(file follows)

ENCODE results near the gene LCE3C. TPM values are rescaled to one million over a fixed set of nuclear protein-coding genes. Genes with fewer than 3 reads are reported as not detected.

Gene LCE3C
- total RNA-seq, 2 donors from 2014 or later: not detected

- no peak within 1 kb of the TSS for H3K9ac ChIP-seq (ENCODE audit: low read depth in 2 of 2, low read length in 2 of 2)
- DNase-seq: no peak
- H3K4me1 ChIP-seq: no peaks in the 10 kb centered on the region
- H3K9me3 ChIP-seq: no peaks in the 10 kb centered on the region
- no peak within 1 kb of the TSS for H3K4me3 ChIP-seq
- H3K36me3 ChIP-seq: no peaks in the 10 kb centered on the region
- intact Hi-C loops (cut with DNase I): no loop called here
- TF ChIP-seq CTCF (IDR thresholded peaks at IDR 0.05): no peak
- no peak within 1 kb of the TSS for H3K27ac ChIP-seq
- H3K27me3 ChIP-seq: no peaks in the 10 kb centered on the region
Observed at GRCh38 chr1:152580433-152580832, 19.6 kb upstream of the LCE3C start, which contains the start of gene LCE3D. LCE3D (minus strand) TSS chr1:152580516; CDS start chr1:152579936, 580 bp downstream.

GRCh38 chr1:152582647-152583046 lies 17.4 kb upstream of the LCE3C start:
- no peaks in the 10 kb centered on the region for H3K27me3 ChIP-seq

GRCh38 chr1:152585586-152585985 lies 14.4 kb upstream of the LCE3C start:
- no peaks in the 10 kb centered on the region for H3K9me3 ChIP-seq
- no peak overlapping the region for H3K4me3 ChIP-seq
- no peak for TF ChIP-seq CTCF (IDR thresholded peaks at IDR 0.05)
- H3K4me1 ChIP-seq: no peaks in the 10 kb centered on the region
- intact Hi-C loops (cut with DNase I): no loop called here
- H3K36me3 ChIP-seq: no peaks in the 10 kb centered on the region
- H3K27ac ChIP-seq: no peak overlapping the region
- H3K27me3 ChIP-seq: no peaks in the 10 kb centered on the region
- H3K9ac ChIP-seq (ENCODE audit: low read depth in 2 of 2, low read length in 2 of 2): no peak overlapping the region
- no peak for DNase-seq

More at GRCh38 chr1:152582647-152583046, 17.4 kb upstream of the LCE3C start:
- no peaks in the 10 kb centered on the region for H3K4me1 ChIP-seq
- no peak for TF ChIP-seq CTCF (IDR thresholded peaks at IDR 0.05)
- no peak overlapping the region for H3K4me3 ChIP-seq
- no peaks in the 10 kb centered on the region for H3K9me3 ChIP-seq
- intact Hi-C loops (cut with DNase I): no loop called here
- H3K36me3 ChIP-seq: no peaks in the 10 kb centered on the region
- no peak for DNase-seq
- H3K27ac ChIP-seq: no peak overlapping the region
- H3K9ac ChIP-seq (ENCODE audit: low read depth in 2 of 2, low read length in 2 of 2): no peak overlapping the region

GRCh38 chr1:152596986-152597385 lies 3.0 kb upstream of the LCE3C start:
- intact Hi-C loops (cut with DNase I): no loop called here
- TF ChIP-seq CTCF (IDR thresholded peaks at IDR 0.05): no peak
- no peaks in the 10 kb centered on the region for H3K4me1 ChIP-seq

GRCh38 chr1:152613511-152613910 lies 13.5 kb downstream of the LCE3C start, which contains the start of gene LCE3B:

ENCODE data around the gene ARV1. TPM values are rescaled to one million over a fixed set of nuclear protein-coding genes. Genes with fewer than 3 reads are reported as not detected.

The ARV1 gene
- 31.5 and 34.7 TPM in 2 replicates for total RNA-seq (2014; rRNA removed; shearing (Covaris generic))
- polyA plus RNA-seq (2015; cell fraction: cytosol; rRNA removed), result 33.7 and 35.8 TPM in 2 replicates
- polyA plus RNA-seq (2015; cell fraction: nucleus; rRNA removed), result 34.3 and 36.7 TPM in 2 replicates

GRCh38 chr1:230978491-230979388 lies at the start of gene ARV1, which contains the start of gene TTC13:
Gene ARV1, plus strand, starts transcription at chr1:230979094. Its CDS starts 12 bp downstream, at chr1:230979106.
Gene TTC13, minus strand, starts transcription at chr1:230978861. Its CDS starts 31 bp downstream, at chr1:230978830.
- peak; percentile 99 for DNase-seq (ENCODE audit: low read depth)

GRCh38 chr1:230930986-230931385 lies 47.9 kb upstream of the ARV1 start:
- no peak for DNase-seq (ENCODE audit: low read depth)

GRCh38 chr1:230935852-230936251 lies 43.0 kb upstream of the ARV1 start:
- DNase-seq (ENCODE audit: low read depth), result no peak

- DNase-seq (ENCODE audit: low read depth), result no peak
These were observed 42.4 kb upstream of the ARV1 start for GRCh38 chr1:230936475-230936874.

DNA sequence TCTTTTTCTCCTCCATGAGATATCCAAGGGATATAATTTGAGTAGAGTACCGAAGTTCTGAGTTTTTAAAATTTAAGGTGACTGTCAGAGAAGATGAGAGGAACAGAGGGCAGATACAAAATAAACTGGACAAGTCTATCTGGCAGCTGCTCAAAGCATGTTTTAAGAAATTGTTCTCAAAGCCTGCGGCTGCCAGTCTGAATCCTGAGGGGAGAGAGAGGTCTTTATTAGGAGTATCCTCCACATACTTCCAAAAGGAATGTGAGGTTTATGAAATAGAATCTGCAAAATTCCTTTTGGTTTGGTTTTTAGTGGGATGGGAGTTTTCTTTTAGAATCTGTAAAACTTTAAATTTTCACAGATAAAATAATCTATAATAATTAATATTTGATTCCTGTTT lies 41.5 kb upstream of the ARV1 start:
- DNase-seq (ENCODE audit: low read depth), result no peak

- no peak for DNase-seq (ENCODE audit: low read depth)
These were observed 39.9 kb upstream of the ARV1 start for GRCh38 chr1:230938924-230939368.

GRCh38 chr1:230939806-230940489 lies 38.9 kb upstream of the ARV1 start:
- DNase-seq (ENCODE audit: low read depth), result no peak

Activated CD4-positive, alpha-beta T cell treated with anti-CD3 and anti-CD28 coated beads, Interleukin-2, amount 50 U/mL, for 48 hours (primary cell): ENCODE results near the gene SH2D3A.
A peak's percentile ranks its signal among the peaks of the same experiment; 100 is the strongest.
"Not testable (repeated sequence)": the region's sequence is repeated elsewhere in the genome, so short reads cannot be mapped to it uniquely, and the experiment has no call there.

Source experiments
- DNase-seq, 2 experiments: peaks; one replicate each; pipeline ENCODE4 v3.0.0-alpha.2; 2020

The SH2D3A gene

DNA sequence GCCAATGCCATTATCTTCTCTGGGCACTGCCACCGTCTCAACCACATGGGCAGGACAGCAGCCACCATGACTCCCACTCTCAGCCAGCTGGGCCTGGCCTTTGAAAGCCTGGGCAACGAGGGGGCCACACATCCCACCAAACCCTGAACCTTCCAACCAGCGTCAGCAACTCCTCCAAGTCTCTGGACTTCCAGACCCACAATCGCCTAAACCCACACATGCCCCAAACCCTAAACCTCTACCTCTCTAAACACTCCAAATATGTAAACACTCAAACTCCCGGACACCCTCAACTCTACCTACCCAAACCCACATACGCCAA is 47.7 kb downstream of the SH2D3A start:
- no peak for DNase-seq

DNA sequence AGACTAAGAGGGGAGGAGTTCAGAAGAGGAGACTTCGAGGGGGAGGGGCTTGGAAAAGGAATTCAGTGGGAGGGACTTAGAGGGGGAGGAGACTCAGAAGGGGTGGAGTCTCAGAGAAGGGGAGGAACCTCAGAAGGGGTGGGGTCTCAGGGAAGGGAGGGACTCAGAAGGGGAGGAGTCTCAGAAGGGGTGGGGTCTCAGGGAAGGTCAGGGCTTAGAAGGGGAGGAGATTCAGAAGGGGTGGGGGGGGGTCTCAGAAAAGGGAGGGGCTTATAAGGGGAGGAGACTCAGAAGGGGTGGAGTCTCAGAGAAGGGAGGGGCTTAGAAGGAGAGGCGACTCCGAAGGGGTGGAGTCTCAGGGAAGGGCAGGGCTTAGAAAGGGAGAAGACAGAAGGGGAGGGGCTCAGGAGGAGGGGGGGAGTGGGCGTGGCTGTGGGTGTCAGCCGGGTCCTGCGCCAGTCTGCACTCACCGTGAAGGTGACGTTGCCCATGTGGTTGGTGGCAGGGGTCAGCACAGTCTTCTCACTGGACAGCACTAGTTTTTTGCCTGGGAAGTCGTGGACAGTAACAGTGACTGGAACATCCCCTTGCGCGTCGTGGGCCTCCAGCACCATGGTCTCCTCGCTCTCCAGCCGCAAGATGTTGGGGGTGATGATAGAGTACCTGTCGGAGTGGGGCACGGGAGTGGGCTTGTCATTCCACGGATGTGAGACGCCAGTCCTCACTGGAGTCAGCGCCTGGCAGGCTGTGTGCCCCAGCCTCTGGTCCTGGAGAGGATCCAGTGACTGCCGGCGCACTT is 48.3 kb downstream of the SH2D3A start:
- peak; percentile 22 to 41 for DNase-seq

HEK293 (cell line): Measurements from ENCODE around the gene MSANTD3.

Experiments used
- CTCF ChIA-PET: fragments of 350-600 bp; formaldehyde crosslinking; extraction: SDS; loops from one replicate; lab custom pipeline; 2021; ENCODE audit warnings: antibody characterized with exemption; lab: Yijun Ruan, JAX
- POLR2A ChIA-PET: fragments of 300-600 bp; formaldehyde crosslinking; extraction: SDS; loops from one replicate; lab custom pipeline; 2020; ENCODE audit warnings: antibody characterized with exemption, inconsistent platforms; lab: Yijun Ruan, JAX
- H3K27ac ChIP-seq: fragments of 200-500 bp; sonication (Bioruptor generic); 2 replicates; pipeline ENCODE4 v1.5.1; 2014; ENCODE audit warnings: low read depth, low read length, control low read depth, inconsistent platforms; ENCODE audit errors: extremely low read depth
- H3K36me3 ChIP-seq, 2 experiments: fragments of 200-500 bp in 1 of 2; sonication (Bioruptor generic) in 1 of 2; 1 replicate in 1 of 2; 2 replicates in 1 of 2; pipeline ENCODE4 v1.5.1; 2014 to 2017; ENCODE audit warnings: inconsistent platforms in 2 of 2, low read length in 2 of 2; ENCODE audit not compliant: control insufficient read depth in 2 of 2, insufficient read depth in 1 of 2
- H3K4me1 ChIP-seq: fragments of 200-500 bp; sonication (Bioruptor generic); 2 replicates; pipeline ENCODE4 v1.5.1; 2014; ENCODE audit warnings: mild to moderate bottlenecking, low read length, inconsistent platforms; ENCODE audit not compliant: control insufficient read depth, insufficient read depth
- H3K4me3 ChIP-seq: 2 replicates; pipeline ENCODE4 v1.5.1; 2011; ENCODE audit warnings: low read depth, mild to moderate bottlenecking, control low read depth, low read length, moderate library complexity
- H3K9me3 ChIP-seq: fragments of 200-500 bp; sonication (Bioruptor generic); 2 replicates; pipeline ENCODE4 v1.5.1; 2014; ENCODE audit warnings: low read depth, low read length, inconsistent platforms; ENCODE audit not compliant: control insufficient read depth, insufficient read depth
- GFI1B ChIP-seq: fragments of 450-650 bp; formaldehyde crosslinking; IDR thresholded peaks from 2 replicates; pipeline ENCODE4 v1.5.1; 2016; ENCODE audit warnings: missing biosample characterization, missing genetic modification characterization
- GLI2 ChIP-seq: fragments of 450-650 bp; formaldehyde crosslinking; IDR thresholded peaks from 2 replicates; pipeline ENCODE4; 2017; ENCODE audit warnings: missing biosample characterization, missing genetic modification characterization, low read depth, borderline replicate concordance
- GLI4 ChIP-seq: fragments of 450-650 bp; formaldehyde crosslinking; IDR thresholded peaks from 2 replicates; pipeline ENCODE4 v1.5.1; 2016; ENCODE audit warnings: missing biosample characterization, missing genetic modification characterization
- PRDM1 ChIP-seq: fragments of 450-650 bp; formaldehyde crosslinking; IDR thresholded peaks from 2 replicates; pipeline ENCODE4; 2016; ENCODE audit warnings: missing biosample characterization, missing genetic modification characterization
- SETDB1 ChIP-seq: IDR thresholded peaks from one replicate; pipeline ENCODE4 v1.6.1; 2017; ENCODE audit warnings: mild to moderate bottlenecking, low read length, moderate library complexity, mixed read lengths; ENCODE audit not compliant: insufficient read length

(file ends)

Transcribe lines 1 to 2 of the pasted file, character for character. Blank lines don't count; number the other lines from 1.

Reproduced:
ENCODE results near the gene LCE3C. TPM values are rescaled to one million over a fixed set of nuclear protein-coding genes. Genes with fewer than 3 reads are reported as not detected.

Gene LCE3C